HH: What is Impact Investing?

AG: Impact investment is an investment strategy in which you are willing to get a return on the lowest investment as long as you are making the world a better place. You can think of halfway between traditional investments (without moral compass) and pure donations or charitable gifts.

HH: What are some companies or projects that you think are making a difference now in the areas of privacy, civil liberties, property rights, resistance to censorship, mesh networks, voting, etc.?

AG: I am interested in some key areas of technology that I believe are very important for preventing mass surveillance. Some are advanced by companies, others by open-source communities. Things that could fall into the DemTech category include:

  • Encrypted Messaging – Signal
  • Censorship-resistant memory – IPFS
  • Private web browsing – Tor
  • Cigar-resistant money – Bitcoin
  • Decentralized Internet access – goTenna
  • Zero knowledge encryption – Zcash (ZEC-USD)
  • Payments distributed – Lightning network

HH: Do you have examples of how investments in technology for positive change have worked in the past?

AG: The previous list of technologies can be described as anti-authoritarian. They are more suitable for individuals against governments or societies – as opposed to things like artificial intelligence and big data, which have the opposite, centralizing effect. The interesting thing about these authoritarian projects or "DemTech" is that they are, in general, open source. But that does not mean that there are not huge amounts of money at stake. Bitcoin's market capitalization is tens of billions of dollars. The Signal project recently attracted $ 50 million after Google (NASDAQ: GOOG) (GOOGL), Facebook (FB) and Skype has adopted some of its encryption technologies. Andreessen Horowitz launched a $ 300 million encryption fund last year and other global investors such as Union Square Ventures and Sequoia have launched encrypted funds. It's not just a morally good thing to do to protect our information, data, money and communications, but it will also make smart people a lot of money over the next decade and beyond.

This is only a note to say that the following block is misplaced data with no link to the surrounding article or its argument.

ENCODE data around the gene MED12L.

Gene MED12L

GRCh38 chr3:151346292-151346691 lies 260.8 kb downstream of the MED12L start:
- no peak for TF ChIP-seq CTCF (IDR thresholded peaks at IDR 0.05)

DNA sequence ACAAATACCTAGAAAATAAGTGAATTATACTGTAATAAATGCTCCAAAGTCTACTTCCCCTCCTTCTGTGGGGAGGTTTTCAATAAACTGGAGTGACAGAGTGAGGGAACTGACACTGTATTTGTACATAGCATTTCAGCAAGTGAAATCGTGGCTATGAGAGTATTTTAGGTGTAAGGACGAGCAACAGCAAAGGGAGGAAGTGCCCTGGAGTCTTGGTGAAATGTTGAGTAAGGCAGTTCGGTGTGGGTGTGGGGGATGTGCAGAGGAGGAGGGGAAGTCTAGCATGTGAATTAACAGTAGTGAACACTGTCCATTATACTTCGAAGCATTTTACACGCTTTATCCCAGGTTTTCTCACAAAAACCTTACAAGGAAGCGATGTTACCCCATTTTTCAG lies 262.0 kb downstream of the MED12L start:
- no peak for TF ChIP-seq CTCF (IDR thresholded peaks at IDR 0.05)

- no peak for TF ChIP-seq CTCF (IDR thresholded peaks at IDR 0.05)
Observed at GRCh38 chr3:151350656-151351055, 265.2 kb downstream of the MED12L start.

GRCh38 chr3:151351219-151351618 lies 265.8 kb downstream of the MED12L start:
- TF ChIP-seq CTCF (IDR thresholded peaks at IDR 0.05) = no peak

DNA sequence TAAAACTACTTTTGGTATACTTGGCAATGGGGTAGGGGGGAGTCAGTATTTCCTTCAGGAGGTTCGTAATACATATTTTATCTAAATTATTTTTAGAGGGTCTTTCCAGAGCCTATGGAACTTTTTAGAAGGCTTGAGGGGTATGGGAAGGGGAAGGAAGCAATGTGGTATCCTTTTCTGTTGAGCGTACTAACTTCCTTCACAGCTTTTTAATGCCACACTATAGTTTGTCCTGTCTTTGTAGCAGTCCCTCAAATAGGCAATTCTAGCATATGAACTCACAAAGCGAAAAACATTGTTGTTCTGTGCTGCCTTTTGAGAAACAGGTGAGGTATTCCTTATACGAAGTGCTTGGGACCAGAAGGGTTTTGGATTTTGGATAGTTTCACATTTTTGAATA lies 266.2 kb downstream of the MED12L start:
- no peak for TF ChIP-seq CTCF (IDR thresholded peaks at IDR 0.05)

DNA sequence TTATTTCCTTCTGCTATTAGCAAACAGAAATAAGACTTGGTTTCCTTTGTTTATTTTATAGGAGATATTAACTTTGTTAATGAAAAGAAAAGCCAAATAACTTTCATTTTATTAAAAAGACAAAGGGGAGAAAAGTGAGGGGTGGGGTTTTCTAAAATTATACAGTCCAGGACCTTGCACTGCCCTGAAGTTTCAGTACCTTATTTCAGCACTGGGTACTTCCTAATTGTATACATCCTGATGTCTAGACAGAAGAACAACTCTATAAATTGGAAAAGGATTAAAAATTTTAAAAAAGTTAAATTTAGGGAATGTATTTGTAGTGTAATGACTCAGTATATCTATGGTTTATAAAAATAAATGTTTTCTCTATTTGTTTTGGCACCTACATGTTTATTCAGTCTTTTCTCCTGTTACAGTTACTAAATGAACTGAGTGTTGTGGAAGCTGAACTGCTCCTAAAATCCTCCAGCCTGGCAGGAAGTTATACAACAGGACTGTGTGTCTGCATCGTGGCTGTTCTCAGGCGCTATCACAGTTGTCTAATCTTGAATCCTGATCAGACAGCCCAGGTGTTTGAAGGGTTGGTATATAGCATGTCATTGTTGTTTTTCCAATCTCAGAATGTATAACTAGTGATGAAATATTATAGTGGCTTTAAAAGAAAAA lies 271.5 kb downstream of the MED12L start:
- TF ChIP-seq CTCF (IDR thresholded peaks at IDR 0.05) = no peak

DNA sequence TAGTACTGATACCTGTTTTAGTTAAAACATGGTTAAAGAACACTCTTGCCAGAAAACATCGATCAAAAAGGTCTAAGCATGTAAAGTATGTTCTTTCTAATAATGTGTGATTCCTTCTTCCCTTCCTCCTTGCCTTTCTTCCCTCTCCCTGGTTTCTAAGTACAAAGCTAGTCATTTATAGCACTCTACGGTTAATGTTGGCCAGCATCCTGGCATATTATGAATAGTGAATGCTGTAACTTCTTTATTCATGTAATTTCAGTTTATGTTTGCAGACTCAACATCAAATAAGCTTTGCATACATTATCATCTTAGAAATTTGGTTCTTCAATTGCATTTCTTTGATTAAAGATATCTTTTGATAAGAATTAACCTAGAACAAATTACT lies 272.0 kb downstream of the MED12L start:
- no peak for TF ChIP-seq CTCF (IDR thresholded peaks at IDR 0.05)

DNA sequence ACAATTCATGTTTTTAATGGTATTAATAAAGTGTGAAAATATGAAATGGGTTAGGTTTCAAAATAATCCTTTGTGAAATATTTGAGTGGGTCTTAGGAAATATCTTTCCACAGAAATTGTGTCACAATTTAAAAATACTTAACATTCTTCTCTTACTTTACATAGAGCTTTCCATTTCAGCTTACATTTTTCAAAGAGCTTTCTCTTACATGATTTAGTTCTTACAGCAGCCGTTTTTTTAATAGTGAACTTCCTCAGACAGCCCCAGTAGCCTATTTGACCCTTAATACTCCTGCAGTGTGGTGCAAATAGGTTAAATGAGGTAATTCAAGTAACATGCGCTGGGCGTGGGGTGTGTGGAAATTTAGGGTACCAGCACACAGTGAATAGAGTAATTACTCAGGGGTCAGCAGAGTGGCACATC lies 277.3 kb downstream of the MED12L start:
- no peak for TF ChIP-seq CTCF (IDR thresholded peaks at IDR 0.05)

HH: How do you see the blockchain playing a role here?

AG: I think Bitcoin plays a central role in this. It is the world's first censorship-resistant currency network and engineers are committed to developing a really interesting technology on top of the Bitcoin base layer. In the coming years you will see important functionalities related to what you can do with Bitcoin, ranging from privacy technology to micropayments, to the improvement of portfolios and exchanges. Unfortunately, I think that "blockchain" has generally been overwritten, and very few other "blockchain" projects beyond Bitcoin will hardly succeed in doing something serious for this world, as well as enriching their creators. Especially when it comes to democracy and human rights. Some cryptocurrencies with privacy intent like Monero (XMR-USD) or ZCash are important exceptions, providing a useful service for people who want anonymous money.